I was delighted to be asked to open the Spring Meeting of the OSG on Saturday and impressed with the turn-out in London’s Regents Park and an extremely well organised event.
Predictably, yours truly was talking about Lifecycle Marketing in the digital age and it was soon clear that many in the audience have a long way to go in embracing the changes that the Internet is making in the way we research and choose our providers.
As I was taking part in the post-lunch Q&A session, I stayed in the main conference hall, lucky to hear the stand out presentation of the day – Martin Kelleher on “Bleaching and bonding – facts, secrets and lies” – both hilarious and thought-provoking.
Other expert speakers covered clinical subjects but it was clear that the mood of the room was dominated by the NHS Commissioning process. The general atmosphere was one of deep insecurity.
The NHS provision of orthodontics is clearly not a happy place.
Credit should be given to executive of the BOS for the diplomatic work that they are doing with the CDO as well as the Department in representing their members’ interests.
However, their voice at the table is by invitation only and has limited influence whilst the rank and file membership remain silent.
Which brings me to a point.
In the aforementioned digital age, everyone has a voice and can be a catalyst for change.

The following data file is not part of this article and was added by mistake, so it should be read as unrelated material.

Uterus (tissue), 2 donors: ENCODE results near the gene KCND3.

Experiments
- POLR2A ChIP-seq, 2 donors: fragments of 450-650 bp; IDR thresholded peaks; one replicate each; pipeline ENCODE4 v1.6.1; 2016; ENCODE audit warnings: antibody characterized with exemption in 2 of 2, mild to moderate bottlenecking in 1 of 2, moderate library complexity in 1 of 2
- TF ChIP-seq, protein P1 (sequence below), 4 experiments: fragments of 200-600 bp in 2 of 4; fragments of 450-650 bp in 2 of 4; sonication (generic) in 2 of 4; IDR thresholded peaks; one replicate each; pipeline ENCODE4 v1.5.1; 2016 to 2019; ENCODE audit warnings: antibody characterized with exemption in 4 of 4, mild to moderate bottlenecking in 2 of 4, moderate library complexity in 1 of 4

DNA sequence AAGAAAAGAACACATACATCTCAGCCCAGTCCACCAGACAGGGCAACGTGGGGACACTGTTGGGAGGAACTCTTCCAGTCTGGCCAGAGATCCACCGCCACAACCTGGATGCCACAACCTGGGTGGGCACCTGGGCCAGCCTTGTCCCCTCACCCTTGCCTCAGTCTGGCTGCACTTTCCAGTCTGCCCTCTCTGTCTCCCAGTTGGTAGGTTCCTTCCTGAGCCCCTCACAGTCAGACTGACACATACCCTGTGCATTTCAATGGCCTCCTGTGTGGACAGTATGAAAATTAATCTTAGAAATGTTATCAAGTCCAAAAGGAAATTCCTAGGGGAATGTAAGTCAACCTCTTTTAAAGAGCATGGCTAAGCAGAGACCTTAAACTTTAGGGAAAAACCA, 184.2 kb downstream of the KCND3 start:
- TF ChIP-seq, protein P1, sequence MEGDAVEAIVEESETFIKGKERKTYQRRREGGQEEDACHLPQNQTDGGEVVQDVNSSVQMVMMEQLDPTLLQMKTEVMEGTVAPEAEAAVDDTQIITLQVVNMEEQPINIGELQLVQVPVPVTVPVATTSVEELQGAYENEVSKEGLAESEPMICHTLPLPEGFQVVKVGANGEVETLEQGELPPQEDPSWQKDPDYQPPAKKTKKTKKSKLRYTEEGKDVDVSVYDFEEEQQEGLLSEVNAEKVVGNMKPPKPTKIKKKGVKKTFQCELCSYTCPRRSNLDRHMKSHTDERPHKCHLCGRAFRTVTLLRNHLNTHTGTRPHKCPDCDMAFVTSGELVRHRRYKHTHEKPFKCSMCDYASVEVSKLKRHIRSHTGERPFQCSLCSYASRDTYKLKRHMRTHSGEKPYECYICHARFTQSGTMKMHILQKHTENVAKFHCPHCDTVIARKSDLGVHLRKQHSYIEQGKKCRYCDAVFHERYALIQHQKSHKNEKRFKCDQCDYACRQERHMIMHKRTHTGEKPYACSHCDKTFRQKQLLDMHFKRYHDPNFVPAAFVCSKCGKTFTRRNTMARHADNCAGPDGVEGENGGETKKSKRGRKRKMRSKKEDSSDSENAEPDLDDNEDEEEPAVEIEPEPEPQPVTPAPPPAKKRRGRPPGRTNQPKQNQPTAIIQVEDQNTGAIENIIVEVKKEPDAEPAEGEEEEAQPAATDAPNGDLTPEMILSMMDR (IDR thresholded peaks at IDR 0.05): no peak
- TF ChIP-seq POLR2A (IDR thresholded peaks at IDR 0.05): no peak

During the Q&A we heard from a member of the audience who had lost his NHS ortho contract virtually overnight in typically Kafka-esque circumstances and had been told by his peers to “keep his mouth shut”.
I respectfully disagree.
The internet is a platform from which injustice can be revealed from behind its cloak of secrecy.
We all have a voice and like a teenage girl in India, a prisoner in South Africa or the victim of a poorly handled Fitness to Practice investigation, we can change the landscape if we speak out loud.
It is easy to paint a picture of rich orthodontists having “had it good for years” and the tide now turning.
However, when good people fall victim to a “system”, the web gives us the means to seek justice and change for others, if not compensation for our own trials.
Provided what we say is legal, decent and truthful, a blog gives us all the chance to change the world.